This blog is about growing tropical-looking plants in the Phoenix, Arizona area



November 30, 2015

Preparing your garden for the cold weather in Phoenix, Arizona


It's the end of November and I'm already thinking about the cold here in the Phoenix, Arizona area. Yes, I know that it sounds like a joke, as the daytime temperatures will still be warm enough all winter to play golf, but it can get mighty chilly in the early morning hours for your plants, so it's good to give it a little thought.

Unlike places like Hawaii, or San Diego, Phoenix gets much hotter, and much colder. The desert at night can be a bitterly cold place! No, it doesn't snow here, and but it does get below freezing, and if you have tropical plants, like I do, it's good to be aware. Here are some suggestions:

• Get an clock that has shows indoor/outdoor temperatures. As you can see, yesterday at 7:30 am, while it was a comfortable 74 degrees in the house, it had already gotten down to 38 outside. So it won't be very long until the overnight temperatures get to freezing.

• Check the forecast. I have Weather.com here on my computer, and on my iPad, and on my phone. Now, don't panic just because it might get to close to 32. Going out and covering your plants when the low will only be about 40 is just a waste of time. So, really, you can pretty much relax until January.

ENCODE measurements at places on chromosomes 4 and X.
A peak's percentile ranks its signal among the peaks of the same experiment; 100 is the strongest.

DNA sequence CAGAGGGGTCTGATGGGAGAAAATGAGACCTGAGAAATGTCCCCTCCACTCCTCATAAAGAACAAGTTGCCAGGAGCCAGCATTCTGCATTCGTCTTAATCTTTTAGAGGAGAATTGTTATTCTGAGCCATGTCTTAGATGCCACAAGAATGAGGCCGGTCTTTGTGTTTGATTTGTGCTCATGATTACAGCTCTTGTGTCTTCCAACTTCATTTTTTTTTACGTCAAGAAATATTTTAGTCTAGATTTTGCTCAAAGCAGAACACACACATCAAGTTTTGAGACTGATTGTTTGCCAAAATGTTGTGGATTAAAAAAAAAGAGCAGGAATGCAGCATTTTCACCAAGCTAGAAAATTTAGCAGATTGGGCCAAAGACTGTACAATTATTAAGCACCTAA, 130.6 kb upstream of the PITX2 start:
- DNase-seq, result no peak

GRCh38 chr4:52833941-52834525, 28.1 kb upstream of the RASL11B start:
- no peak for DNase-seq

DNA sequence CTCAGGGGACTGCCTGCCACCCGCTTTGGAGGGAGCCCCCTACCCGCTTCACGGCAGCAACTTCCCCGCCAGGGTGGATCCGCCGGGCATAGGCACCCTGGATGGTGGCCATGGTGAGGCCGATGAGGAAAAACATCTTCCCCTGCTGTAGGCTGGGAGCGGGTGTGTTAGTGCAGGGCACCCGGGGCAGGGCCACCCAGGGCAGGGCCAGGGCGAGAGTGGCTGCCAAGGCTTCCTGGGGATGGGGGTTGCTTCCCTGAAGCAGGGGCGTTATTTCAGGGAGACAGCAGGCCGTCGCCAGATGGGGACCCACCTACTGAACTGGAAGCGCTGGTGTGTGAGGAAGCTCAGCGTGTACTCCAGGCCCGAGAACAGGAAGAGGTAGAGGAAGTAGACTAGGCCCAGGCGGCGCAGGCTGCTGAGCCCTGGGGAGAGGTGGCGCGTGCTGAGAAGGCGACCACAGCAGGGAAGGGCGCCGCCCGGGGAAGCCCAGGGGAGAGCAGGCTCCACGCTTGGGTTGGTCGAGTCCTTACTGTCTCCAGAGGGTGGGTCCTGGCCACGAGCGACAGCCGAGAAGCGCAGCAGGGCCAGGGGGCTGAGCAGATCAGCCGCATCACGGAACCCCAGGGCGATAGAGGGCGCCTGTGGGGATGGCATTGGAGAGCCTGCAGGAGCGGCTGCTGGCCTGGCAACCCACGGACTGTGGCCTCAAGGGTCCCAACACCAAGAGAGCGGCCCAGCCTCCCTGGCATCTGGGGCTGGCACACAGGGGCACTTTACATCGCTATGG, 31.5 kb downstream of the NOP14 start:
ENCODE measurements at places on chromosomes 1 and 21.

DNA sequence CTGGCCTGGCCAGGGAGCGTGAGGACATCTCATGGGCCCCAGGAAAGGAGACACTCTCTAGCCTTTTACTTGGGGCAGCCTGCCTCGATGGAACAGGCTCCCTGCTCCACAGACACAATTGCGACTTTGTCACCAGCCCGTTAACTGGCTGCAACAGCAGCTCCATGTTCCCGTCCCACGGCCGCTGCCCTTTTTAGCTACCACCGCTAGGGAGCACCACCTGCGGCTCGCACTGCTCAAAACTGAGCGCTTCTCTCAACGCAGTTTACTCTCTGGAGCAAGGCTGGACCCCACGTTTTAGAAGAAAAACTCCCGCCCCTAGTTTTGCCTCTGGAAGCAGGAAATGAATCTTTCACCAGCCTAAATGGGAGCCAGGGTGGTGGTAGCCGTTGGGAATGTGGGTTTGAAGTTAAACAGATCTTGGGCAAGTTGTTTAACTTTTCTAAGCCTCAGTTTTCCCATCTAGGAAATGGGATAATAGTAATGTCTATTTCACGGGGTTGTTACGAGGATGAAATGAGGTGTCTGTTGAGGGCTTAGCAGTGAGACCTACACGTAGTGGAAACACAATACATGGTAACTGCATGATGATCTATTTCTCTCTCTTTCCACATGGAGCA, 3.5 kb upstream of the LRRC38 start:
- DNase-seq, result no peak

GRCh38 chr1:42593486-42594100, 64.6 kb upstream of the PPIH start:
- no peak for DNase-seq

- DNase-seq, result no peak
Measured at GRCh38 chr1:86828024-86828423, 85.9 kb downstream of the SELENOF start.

• In January, pay attention, and keep frost cloths handy. Here in Glendale, it can get into the 20s, and even into the teens, during a particularly hard cold snap. It may only last few a few hours, and then when the sun comes out, everyone is out there golfing, but you may have had some severe damage to your plants if you forgot to...

• Put out frost clothes if the overnight temperature is below freezing. Ordinary old bed sheets are fine, just never use plastic. Drape them loosely over your frost-sensitive plants at sundown, and take them off when the sun hits them again.

The way to find out how frost-sensitive your plants are is to check their "hardiness". It usually says that on the plant tag, and you can Google it, too. Certain plants are more tender when they're young, and will "outgrow" frost tenderness, but it's better to be safe than sorry. It looks like it will be a mild winter, but you never know! I'm gonna keep my eyes on the overnight lows.
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